9. 55% of e-commerce sales are done through branded stores vs. 45% through third-party                    marketplaces.

10. 43% of online shoppers have made a purchase while lying in bed.

The Truth Behind Free Shipping

In 2017 Amazon spent $21.7 billion on shipping costs, nearly double the amount from two years ago. That is $21.7 billion in losses, since Amazon doesn’t charge for most shipping. One hundred million items qualify for free two-day shipping now compared to only 20 million in 2014.  The company’s bet, of course, is that by offering free shipping to customers they will become addicted to the convenience and spend more. But do the increased sales make up for the shipping losses?

Probably not, which is why Amazon recently announced the cost of a Prime membership would rise by 20% effective May 11. In addition to raising the cost of a Prime membership, Amazon is also raising seller fees in certain high-volume categories such as apparel and books.

There’s no such thing as a free lunch. Costs have to be absorbed somewhere, either through lower margins or by investor subsidies, which has been Amazon’s strategy for most of its existence.

In business, there are fixed costs, defined as costs that remain basically the same no matter how much a company sells, and then there are variable costs, which rise and fall with sales. Shipping is a variable cost and therefore a price factor in every purchase. Some analysts expect shipping costs to increase by 7% per year going forward, a variable cost that will have to be absorbed either by e-commerce sellers or their customers.

The secret sauce to e-commerce may ultimately turn out to be convenience over price as the competitive landscape finds its natural level. Brick-and-mortar rents are falling, for example, while e-commerce shipping rates are rising, which may start returning some leverage back to the brick-and-mortar business model.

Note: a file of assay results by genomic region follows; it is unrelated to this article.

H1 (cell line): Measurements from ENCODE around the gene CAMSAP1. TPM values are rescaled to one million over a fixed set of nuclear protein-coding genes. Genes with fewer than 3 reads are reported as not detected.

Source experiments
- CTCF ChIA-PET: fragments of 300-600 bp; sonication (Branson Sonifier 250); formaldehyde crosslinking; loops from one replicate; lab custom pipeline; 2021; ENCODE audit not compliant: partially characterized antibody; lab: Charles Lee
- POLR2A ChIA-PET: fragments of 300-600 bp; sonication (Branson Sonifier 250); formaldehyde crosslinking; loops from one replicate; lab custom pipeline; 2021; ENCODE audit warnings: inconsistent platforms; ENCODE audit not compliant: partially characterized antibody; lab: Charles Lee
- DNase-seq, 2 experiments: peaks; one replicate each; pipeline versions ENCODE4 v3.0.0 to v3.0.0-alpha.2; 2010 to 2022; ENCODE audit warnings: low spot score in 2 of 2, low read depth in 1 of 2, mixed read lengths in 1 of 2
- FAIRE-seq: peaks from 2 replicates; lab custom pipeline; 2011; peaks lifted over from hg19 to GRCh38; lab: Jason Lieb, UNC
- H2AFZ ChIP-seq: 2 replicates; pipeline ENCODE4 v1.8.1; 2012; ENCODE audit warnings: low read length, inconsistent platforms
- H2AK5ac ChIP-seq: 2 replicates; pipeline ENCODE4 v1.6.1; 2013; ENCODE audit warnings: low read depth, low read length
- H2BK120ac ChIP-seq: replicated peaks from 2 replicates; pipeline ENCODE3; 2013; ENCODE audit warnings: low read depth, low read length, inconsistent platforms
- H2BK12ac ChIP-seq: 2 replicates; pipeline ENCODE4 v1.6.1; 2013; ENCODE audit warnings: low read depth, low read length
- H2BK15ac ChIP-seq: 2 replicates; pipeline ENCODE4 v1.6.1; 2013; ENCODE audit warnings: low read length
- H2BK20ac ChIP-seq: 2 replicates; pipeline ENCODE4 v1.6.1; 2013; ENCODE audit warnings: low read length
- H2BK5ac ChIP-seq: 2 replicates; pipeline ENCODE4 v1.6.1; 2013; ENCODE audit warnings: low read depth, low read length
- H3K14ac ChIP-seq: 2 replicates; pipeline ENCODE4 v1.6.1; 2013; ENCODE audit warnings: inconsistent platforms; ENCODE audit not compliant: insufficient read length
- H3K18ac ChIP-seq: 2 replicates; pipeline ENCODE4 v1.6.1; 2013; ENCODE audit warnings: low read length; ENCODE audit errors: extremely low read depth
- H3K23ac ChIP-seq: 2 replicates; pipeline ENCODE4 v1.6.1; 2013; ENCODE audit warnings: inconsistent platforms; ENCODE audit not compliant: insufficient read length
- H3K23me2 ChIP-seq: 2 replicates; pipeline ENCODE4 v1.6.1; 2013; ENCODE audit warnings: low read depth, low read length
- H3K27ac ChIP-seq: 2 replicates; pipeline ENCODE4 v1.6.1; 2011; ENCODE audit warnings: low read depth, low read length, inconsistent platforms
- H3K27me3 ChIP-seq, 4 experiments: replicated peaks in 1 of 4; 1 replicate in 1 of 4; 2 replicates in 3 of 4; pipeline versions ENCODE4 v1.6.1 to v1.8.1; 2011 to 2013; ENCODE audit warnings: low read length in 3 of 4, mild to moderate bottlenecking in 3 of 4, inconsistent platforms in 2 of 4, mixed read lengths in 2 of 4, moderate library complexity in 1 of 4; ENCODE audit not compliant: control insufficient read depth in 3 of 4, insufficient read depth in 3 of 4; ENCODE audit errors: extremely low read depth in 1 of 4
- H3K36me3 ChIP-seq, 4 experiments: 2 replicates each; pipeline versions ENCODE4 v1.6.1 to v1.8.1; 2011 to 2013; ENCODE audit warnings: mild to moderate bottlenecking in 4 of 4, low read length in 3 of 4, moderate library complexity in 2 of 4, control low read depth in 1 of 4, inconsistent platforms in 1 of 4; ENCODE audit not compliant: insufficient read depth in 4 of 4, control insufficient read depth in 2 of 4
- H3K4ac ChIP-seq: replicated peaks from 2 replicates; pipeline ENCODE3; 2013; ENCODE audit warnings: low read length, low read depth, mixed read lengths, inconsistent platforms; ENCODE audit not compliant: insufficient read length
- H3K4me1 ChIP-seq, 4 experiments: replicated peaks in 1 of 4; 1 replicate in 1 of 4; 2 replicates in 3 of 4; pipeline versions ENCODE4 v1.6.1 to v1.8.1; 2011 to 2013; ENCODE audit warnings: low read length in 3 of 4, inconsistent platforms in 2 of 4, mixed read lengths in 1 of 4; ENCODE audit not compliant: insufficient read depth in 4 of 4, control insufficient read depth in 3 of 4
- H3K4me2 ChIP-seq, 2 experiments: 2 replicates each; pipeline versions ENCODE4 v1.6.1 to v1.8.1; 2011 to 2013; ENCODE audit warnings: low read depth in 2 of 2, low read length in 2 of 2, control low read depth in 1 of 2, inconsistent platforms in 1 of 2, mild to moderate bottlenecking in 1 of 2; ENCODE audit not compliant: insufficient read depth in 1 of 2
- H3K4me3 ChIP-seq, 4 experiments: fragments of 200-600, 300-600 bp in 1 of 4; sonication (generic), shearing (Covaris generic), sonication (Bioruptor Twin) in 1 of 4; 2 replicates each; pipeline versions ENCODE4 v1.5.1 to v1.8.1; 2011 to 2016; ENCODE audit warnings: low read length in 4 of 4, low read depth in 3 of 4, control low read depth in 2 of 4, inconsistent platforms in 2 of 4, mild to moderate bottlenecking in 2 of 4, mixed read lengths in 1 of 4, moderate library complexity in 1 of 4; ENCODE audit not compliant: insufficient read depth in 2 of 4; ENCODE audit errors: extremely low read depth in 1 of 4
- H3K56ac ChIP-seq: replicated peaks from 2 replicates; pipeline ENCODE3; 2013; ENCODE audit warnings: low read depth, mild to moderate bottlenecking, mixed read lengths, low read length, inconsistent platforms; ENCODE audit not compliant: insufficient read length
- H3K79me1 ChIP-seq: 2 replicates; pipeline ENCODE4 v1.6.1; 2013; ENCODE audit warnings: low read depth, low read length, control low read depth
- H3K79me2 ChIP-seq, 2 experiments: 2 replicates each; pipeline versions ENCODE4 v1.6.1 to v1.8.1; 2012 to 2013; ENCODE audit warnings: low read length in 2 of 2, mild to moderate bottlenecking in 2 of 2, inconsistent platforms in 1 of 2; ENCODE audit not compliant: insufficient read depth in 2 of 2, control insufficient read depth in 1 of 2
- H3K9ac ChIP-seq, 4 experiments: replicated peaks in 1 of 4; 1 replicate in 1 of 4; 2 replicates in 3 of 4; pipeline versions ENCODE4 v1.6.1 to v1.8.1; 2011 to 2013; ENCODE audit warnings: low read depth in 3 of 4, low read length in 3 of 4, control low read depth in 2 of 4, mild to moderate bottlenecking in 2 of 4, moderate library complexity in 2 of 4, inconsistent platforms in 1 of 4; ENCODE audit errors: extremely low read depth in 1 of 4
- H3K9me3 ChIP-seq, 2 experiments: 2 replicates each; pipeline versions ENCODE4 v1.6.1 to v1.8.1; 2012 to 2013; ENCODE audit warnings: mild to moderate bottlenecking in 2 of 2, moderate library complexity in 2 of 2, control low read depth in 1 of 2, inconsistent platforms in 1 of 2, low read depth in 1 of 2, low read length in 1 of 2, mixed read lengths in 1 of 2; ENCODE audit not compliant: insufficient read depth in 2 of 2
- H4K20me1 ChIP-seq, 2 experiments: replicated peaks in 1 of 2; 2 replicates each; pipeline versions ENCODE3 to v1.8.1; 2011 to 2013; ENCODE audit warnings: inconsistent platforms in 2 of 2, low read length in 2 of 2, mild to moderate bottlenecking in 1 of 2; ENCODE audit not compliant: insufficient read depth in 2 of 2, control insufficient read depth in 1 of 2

Some analysts say that the supply-chain cost to retailers for direct-to-home sales is three times that of an in-store purchase, yet customers don’t pay three times as much to have items delivered to them. In fact, they often they pay less, with the difference in cost being absorbed by the retailer. How long will that continue?

Amazon Prime membership fees only recover about 55% of the money that Amazon spends on shipping, which is why Amazon recently raised the minimum purchase for free shipping to $49 from $35.

How can smaller e-tailers compete with Amazon as the promise of free shipping bites deeper into margins? One way is to ship through fulfillment 3PLs that receive shipping discounts from the major carriers, reducing shipping costs. Another way is to improve packaging. Shipping costs are determined by weight and dimensions. The weight of the product usually can’t be controlled, but often substantial savings can be found in packaging variables.

Another strategy is to create a sales niche or buyer-community that is loyal to your product. Then the e-tailer can charge more and cover the costs of increased shipping.

Whichever route one chooses, shipping costs will play an increasingly important role in retail decisions going forward.

Walmart -- The Sleeping E-Commerce Giant

Walmart is a sleeping giant in the world of e-commerce. Despite double-digit growth in recent years, its e-commerce business is still less than one-quarter of Amazon’s. The giant is waking up, however, now offering two-day free shipping without a membership fee (there will be no Walmart Prime) and introducing a cleaner and more modern e-commerce website.

In addition to better photography, newer fonts, and more color, the revised site will include specialty shopping experiences, such as fashion, beauty, and groceries and feature a more personalized and local angle, like alerting customers to fast-selling items in their area.

Consumer spending habits are changing in ways that might help Walmart. Rather than buying in bulk once-per-month (the Costco model), people are starting to purchase more frequently and in smaller quantities, using physical stores to browse before going home and buying online. This is bad news for Costco but good for Walmart, which doesn’t care if you purchase from one of its stores or its website.